this exercise put any questions in their heads. Why do they think the sky is a
certain color when it is clear? Do they have any questions about what happens to
the sky’s colors as the sun sets? Write students’ questions on the
board to revisit after they read the book.
If you haven’t already done so, preview challenging
content vocabulary with students before reading (as discussed in the "Text
Supports" section of this lesson, above). Also preview the photographs and
diagrams in the book and ask students how they think these will relate to the
book’s title question (tell students that this may be difficult to see
before reading, and that it’s okay to make the best guesses they can at
Provide students with sticky notes to record additional
questions and facts that they learn as they read. Say that you will discuss what
they write down after they read.
Discuss student predictions to the answer to the title
question, as noted in the "Text Supports" section of this
Review any predictions students made before reading about
why the sky is blue. Ask students what they learned from the book that they
Remind students of the title question: "Why is the sky
blue?" Ask students to work in pairs to review the facts that they recorded
while reading. Which facts are most useful for answering the book’s main
question? Where are most of these facts found? Guide students to recognize that
the answer to the central question is answered most directly in the last chapter
and that the rest of the book mostly provides background to understand this last
Review pages 20 and 21 with students. Ask if the information
about the greenhouse effect and how light affects bone growth seems important.
Ask if these discussions answer the question "Why is the sky blue?"
Help students see that these topics may be interesting, but are less important
to understanding the book’s focus question.
Review any questions students flagged while reading. Ask
students if the book answered their questions, and if it didn’t where they
might look for additional information.
Clarify any challenging vocabulary or concepts that students
could not figure out on their own. Discuss the central scientific concepts,
including the fact that light is a form of energy that travels as a wave (pages
5–7), that the different wavelengths of light connect to the colors we see
and that the colors we see depend on how our eyes detect light (pages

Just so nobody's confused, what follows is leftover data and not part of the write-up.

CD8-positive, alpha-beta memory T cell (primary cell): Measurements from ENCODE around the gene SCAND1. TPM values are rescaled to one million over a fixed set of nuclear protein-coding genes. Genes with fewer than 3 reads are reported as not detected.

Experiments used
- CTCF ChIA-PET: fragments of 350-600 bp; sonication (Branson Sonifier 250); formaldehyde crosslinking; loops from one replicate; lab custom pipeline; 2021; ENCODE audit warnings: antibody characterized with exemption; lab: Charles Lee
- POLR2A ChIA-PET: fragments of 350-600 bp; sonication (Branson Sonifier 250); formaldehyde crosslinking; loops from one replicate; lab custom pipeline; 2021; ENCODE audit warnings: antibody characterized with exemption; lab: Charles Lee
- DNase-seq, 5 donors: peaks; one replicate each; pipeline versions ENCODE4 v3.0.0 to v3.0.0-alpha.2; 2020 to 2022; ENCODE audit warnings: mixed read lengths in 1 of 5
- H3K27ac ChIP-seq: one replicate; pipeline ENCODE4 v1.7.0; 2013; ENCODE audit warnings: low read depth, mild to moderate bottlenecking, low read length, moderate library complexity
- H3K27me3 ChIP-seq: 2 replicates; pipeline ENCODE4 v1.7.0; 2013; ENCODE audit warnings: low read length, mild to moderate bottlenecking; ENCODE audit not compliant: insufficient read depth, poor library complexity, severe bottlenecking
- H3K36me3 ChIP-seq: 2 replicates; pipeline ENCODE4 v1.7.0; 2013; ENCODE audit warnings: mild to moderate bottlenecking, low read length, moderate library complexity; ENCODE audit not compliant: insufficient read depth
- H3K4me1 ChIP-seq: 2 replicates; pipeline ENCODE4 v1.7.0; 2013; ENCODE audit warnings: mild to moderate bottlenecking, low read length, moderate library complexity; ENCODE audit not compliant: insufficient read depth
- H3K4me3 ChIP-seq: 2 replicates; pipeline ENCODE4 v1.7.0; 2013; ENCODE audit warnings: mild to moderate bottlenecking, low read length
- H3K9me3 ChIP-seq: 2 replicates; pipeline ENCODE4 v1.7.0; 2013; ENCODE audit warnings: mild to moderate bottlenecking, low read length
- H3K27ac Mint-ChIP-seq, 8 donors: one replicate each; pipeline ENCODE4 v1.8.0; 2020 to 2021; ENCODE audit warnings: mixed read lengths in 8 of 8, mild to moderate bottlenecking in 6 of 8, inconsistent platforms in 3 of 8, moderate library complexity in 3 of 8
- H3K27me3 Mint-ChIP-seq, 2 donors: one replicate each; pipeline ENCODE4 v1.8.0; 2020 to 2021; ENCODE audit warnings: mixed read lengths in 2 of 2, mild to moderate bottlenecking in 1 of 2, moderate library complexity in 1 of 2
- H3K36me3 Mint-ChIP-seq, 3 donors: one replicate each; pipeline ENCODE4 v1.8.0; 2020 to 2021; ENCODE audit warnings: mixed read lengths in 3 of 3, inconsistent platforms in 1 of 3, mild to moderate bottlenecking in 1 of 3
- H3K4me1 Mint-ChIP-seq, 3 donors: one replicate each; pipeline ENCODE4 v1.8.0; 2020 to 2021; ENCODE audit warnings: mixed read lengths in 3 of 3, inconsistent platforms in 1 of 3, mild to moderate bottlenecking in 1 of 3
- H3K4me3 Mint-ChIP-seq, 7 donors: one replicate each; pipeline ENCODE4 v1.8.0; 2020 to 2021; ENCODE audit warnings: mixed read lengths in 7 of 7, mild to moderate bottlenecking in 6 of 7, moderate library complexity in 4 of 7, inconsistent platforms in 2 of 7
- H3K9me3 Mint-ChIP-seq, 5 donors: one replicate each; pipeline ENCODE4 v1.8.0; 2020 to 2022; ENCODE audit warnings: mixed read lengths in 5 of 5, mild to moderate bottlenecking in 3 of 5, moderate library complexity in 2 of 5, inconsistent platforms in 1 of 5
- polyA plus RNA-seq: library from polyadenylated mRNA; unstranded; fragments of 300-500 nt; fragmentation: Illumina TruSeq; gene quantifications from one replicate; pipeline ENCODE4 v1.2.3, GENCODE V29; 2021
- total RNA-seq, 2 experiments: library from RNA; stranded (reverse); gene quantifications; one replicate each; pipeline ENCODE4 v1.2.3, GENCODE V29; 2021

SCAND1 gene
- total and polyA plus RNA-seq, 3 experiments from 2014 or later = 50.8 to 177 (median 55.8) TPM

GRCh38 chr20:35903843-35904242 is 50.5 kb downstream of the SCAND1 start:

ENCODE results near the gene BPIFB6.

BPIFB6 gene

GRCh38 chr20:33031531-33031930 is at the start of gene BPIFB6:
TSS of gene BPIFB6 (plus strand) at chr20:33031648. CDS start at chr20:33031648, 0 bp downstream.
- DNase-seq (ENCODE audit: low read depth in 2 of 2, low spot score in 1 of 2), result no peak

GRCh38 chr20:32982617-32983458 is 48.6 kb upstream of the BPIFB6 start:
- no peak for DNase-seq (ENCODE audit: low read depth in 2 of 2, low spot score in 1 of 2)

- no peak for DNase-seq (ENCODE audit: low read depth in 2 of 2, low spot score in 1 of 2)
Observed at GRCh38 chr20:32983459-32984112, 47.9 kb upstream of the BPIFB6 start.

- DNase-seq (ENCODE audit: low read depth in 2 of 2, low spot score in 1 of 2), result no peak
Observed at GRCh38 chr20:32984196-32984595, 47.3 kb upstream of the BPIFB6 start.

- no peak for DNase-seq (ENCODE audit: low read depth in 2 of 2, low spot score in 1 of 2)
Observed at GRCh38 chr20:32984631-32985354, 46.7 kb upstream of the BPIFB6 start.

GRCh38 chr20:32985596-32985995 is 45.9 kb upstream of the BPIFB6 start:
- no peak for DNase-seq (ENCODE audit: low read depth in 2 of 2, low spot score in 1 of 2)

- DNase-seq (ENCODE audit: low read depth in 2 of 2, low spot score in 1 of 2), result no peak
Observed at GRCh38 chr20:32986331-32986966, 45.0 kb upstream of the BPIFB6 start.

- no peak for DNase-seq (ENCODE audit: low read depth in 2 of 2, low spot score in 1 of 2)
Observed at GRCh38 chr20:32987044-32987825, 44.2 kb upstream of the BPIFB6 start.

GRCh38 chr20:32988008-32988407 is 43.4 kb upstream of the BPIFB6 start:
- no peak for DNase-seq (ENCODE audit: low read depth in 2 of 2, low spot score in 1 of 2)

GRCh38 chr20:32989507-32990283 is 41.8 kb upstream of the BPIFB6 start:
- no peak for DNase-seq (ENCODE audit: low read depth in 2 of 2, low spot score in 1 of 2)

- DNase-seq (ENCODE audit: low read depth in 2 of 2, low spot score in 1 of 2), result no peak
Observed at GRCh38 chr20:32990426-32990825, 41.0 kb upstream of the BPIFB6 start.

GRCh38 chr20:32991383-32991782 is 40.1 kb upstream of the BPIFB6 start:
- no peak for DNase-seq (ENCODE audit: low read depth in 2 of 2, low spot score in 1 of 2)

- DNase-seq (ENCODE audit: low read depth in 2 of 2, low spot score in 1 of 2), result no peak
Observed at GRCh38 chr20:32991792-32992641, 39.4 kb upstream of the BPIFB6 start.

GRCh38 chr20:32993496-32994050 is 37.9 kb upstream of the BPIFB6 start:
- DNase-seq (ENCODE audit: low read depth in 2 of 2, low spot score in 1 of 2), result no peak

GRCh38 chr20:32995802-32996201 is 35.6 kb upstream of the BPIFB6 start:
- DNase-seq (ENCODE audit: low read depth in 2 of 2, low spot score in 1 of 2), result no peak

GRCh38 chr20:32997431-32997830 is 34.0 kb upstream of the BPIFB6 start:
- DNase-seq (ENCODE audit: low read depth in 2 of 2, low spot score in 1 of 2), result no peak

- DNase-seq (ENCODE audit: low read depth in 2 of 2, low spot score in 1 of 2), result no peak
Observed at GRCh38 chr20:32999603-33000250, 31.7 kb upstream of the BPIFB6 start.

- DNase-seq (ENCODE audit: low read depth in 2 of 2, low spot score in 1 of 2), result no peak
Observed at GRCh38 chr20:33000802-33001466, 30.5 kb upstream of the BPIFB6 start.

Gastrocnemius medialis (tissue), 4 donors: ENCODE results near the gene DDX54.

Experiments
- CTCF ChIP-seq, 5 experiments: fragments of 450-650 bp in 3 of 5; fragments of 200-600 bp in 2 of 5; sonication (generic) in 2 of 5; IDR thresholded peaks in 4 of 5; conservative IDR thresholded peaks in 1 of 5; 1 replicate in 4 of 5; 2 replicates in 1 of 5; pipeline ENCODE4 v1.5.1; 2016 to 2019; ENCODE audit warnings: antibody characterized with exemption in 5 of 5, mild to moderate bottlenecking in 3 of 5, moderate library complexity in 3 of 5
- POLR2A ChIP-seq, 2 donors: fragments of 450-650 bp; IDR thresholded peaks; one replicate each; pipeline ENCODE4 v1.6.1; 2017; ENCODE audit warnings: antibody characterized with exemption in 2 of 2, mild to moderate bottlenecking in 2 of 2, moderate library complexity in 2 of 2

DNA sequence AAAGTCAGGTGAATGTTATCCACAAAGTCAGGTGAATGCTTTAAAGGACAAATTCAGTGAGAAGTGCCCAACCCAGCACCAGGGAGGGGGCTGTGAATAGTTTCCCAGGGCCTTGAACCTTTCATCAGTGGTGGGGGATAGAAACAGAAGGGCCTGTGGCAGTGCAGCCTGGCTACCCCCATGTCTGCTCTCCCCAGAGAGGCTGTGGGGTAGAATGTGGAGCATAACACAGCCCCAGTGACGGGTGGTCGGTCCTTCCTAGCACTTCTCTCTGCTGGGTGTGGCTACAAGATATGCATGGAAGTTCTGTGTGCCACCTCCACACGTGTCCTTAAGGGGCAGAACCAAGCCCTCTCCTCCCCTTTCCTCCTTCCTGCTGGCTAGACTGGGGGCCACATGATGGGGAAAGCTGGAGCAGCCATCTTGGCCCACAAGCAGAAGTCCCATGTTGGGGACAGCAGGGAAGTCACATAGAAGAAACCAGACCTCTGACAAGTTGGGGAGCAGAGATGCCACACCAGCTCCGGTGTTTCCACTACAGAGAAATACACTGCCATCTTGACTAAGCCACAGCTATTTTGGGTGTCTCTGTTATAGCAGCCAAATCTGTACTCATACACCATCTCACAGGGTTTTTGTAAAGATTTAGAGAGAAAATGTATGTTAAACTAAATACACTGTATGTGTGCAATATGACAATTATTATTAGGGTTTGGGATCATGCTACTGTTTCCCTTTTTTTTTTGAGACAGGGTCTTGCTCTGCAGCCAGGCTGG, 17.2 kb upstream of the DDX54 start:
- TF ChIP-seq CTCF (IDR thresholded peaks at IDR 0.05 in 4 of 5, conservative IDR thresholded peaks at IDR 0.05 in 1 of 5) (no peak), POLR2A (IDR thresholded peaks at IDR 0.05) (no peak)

8–11), that the gases in the atmosphere affect the light that reaches
Earth’s surface (pages 13–14 and 18–19), and that we see the
sky as blue because of the way light is scattered (pages 23–26).
Have students work in pairs to review the book for mentions
of cause-and-effect relationships. They can fold a sheet of paper in half down
its center line and record causes on one side and effects on the other. After
recording causes and effects from the book, they would then be able to fold one
half back and check that they could remember which cause went with which effect
(and vice versa). To locate the causes and effects within the book, suggest that
they look for key words, such as
example, the word
a cause and effect on page 7. Also note that some causes and effects will not
use these key words directly. Tell students that questions with answers can also
sometimes show cause-and-effect relationships. If students need guidance, model
writing out the cause and effect for the question and answer on page 9:
"humans can’t see most colors" (cause); "we can’t
count the wavelengths in light" (effect).
Provide students with flashlights, rubber bands, and sheets
of variously colored cellophane wrap (the cellophane can often be bought from
art supply stores or even stores that sell wrapping paper, but if this is
unavailable, sunglasses with colored lenses may be used instead). Have students
experiment with wrapping different colored cellophane around the lights and
shining the lights on a blank white background. Can they explain what is
happening to the light as it passes through the cellophane? Have them predict
what will happen to the light when they cover a flashlight with red, green, and
blue cellophane filters all at once. Will the light be totally shut out? If
light gets through, will it be a color? Have students do Internet research on
sites such as this
one or this
one that explain colored filters and use them in other activities.
Encourage them to connect their experiments and research with what the book said
about different colors of light having different wavelengths. If the filters let
through certain colors of light, which colors do they block?
See pages 27–28 of the book for an activity that
involves scattering light through a fish tank to show how different wavelengths
of light create different colors.